CO = Heart rate (HR) × stroke volume (SV)
HR is primarily determined by CNS.
CO is directly related to HR.
SV is therefore is determined by
Preload - amount of blood present in the heart chamber, the end-diastolic stretch of the heart muscle fiber
Afterload - the pressure against which the heart must work, the forces that impede the flow of blood out of the heart
Contractility - the strength of the cardiac contraction
Preload essentially equals venous return.
The greater the stretch, the stronger the contraction
Frank-Starling Law relates the stretch of the muscle fiber to its strength of contraction
Normal EDV is approximately 110 -120 ml
Normal SV is approximately 70 ml
Ejection fraction (EF) = SV/EDV expressed as a percentage
(You will see patients in ICU who have EF's of less than 50%)
Contractility is the amount of force the myocardium produces at any EDV.
Increased contractility results in greater EF for any EDV.
Called positive inotropism.
If both afterload and contractility increase together, SV is maintained.
Afterload is the resistance against which the ventricles pump, so more afterload makes it harder for the ventricles to eject the SV.
RV afterload is equal to PVR.
LV afterload is equal to SVR.
All else constant, an increase in vascular resistance would decrease SV.
Usually this does not occur as contractility increases to maintain SV and thus CO.
Increased EDV will increase contraction (Starling's Law) to a point, then the heart muscle fails, resulting in ventricular or heart failure, which causes a back up in the system. LV failure backs up into pulmonary circulation, increases PVR, increases RV afterload and leads to RV failure.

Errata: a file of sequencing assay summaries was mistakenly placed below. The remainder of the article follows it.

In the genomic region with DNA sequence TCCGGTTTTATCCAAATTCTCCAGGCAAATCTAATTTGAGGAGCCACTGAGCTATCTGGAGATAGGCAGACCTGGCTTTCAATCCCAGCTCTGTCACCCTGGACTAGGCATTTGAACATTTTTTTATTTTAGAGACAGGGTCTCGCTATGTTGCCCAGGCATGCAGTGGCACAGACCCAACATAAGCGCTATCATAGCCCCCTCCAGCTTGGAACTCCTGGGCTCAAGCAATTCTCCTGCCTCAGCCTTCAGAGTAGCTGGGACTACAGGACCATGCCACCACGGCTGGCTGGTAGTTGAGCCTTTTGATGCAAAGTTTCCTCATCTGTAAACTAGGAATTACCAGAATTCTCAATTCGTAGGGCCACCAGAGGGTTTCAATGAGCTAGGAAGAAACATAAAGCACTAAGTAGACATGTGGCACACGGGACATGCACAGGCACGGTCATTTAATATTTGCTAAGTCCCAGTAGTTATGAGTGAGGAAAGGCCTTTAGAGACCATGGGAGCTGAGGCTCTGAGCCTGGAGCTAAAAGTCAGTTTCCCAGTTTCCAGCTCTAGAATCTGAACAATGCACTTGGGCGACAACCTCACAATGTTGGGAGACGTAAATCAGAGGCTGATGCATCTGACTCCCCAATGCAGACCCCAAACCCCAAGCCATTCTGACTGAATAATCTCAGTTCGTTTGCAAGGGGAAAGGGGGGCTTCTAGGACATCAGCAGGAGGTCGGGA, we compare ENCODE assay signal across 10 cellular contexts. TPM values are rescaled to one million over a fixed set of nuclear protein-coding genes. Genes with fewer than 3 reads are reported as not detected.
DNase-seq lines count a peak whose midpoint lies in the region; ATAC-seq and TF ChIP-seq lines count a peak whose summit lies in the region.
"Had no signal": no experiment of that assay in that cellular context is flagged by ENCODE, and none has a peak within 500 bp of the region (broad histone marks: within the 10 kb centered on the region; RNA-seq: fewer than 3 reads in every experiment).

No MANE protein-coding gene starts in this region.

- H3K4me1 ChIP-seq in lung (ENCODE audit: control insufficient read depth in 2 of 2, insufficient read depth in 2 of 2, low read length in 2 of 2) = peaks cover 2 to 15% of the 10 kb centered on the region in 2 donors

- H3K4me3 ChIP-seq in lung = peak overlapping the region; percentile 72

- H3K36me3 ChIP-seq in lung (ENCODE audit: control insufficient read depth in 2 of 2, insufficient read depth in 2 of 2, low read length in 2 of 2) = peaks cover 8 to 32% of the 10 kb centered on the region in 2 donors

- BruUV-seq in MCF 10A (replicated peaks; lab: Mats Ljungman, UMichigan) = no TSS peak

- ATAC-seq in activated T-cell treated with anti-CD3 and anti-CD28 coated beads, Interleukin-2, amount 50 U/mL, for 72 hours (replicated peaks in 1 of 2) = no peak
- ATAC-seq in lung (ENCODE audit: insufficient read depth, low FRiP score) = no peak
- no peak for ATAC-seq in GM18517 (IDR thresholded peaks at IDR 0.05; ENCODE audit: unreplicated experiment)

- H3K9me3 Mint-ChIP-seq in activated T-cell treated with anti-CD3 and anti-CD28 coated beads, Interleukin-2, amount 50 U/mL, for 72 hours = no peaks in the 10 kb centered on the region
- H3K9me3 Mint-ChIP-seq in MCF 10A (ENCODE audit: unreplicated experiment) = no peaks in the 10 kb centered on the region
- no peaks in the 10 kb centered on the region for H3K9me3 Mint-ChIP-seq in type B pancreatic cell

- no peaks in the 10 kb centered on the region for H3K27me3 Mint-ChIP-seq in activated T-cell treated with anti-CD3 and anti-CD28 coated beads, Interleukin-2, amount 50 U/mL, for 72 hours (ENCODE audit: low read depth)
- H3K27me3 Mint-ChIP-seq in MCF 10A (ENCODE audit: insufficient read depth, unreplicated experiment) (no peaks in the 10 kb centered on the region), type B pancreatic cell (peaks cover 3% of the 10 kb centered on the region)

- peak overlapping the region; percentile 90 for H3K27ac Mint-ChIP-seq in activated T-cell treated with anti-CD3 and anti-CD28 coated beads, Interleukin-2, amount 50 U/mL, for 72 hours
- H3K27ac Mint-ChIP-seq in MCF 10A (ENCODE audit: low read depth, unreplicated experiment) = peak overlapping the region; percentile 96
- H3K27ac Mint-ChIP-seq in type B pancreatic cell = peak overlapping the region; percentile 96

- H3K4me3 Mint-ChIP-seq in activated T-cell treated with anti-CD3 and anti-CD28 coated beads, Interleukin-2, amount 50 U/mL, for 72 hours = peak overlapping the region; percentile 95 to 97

The sum of all opposing forces to blood flow through the systemic circulation is systemic vascular resistance (SVR)
SVR = Change (Δ) in pressure from beginning to end of system, divided by flow
SVR = (MAP – RAP)/CO
Where: MAP = mean aortic pressure
RAP = right atrial pressure or CVP
CO = cardiac output
Δ delta - indicates the sum of change
Normal SVR 17.2 mm Hg / L / min
PVR is sum of all opposing forces to blood flow through the pulmonary circulation
PVR then calculated as is SVR (ΔP/flow)
PVR = (MPAP – LAP)/CO
Where: MPAP = mean pulmonary artery pressure
LAP = left atrial pressure or wedge pressure
CO = cardiac output
PVR is normally much lower than SVR as the pulmonary system is low pressure, low resistance
MPAP (Mean Pulmonary Artery Pressure)
Normal PVR = 1.6 mm Hg / L / min
PVR increases with decreased PAO2, increased pH (usually a result of increased PCO2)
Conditions that can also increase PVR include emboli, sclerosis, destruction of capillary bed, and compression of the lung
Baroreceptors respond to pressure changes:
First set: Arch of aorta and carotid sinus
Monitor arterial pressures generated by left ventricle.
Second set: Atrial walls, large thoracic and pulmonary veins¾low-pressure monitors
Respond to volume changes
Baroreceptor output is directly proportional to vessel stretch
Negative feedback system, so greater stretch causes venodilation and decreased heart rate and contractility.
Located in aortic arch and carotid sinus
Respond to changes in blood chemistry.
Decreased PaO2 provides strong stimulus
Low pH and high PaCO2
Major CV response to their increased output is vasoconstriction and increased heart rate.
Occur only when CV system is overtaxed, so generally will have little affect.
Best noted under abnormal conditions
Hemorrhage sets up this sequelae.
10% blood volume loss decreases CVP.
50% decrease in baroreceptor discharge
⇑ Sympathetic discharge increases HR.
ADH begins to rise.
Normal BP is maintained.
Blood loss approaches 30%, BP starts to fall
Aortic barorecptors now increase output.
IF no further blood loss, BP still maintained.